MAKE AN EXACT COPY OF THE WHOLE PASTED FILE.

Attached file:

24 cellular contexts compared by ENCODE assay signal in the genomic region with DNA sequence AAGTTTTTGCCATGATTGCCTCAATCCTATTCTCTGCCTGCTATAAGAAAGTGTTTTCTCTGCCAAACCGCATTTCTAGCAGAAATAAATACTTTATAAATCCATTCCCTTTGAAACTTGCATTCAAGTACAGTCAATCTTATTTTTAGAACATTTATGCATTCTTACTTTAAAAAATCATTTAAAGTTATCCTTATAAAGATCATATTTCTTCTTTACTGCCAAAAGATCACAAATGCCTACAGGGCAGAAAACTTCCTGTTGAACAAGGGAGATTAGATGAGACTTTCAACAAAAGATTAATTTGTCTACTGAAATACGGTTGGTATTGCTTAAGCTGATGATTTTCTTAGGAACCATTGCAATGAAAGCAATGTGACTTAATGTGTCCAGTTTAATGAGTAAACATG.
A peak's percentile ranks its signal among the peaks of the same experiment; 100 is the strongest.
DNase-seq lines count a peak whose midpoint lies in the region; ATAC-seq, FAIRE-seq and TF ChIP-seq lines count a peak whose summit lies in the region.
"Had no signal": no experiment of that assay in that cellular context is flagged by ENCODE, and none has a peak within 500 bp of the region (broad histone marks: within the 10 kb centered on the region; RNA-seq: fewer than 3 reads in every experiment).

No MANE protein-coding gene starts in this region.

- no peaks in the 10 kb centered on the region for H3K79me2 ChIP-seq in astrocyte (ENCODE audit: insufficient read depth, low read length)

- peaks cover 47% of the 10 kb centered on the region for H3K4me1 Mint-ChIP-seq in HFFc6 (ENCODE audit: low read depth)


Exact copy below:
24 cellular contexts compared by ENCODE assay signal in the genomic region with DNA sequence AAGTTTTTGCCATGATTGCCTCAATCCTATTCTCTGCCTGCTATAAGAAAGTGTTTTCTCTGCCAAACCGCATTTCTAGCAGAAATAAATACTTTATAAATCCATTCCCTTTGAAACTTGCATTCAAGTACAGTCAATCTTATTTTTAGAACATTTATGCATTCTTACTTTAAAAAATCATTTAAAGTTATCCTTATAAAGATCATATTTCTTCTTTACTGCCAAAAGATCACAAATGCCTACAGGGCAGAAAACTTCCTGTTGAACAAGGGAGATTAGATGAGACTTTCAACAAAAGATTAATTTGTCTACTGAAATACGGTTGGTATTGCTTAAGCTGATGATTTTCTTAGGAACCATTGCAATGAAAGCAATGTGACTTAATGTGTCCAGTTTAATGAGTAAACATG.
A peak's percentile ranks its signal among the peaks of the same experiment; 100 is the strongest.
DNase-seq lines count a peak whose midpoint lies in the region; ATAC-seq, FAIRE-seq and TF ChIP-seq lines count a peak whose summit lies in the region.
"Had no signal": no experiment of that assay in that cellular context is flagged by ENCODE, and none has a peak within 500 bp of the region (broad histone marks: within the 10 kb centered on the region; RNA-seq: fewer than 3 reads in every experiment).

No MANE protein-coding gene starts in this region.

- no peaks in the 10 kb centered on the region for H3K79me2 ChIP-seq in astrocyte (ENCODE audit: insufficient read depth, low read length)

- peaks cover 47% of the 10 kb centered on the region for H3K4me1 Mint-ChIP-seq in HFFc6 (ENCODE audit: low read depth)